Bush Denies Release of Funds for International Family Planning
President Bush placed a temporary hold on $34 million intended for the United Nations Population Fund (UNFPA) as part of a foreign aid appropriations bill the President signed last Thursday. Anti-abortion forces led in Congress by Rep. Christopher Smith (R-NJ) have urged Bush to place a hold on the aid claiming UNFPA has condoned forced abortion and sterilization in China. UNFPA has denied that it funds any programs carrying out forced procedures. UN officials have criticized the Bush hold saying that it could deny thousands of women worldwide vital family planning services. Without U.S. funding, UNFPA estimates that its ability to prevent 800,000 abortions and the deaths of 4,700 mothers and 77,000 children under the age of five will be severely compromised.
Members of Congress have called on the President to release the funds to UNFPA. Rep. Carolyn Maloney (D-NY) called the hold “against the will of Congress, against the written support of [Secretary of State Colin] Powell, and against the crucial needs of millions of women and children around the world.” Rep. Mark Kirk (R-IL) voiced similar concerns in a letter to the President. Kirk also implied that funding UNFPA and international family planning programs was in the best interest of the U.S. as it promoted long-term stability of other nations. Rep. Nina Lowey (D-NY) threatened to put the hold to a vote this year.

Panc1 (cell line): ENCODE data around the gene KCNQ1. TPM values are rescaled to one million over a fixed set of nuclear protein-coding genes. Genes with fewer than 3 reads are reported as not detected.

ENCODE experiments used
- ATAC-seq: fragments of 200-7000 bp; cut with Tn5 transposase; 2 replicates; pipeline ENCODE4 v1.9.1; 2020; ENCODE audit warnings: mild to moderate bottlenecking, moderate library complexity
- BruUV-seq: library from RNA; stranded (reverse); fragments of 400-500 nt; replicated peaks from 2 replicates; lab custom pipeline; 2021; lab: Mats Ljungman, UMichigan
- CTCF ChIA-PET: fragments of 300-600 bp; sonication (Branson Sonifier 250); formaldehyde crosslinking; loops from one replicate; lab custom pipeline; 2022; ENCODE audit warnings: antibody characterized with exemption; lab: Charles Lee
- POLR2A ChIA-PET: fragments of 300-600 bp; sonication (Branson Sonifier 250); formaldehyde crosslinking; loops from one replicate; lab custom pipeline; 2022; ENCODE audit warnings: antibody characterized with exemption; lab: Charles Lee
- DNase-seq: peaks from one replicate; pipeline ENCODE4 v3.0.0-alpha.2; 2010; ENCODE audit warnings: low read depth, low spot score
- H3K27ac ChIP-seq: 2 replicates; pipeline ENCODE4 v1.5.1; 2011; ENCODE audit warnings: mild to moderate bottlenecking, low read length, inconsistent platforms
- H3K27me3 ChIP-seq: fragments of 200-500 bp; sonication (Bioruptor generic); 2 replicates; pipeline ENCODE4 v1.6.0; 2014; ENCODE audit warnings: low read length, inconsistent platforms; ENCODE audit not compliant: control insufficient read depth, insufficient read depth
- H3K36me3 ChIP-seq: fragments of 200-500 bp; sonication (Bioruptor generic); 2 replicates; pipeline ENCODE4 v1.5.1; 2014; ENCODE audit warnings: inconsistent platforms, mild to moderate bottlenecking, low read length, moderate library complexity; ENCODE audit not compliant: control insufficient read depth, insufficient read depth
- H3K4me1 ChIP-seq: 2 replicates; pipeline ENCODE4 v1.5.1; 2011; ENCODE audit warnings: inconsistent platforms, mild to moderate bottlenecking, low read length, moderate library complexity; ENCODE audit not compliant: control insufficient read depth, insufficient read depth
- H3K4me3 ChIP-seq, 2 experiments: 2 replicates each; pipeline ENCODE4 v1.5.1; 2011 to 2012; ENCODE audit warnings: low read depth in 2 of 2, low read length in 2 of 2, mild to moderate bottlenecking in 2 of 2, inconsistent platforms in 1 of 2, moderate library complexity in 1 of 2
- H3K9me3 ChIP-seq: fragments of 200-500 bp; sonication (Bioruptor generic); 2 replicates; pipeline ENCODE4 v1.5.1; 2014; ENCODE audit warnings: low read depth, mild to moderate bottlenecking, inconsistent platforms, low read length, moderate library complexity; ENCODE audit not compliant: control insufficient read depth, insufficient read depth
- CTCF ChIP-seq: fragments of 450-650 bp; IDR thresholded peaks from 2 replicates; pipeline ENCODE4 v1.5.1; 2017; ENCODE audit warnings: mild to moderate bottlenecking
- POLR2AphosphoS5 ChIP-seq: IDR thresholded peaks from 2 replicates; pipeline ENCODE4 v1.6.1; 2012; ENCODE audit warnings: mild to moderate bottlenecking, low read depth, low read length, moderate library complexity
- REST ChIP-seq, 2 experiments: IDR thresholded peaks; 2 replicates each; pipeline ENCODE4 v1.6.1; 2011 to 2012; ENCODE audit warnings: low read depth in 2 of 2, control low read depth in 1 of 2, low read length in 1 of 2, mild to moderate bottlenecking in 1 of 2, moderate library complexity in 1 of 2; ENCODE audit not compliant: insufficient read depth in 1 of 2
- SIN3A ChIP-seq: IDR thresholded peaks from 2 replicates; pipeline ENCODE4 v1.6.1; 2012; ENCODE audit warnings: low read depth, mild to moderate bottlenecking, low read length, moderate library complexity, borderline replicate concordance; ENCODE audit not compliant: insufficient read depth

12/9/2013 Mixed Results for Afghanistan's Anti-Violence Against Women Law - The United Nations Assistance Mission in Afghanistan (UNAMA) and the Office of the UN High Commissioner for Human Rights (OHCHR) released their annual report on violence against women in Afghanistan yesterday, revealing mixed results of the country's Elimination of Violence against Women Law.
"A Way to Go: An Update on Implementation of the Law on the Elimination of Violence against Women in Afghanistan [PDF]," found that there was a 28 percent increase in reports of violence against women from 2012 to 2013 , but only 17 percent of those were prosecuted under EVAW - a small 2 percent increase from last year.
The law, which was issued by the executive decree of President Hamid Karzai in 2009, criminalizes 22 acts of violence against women and specifies punishment for perpetrators. . . .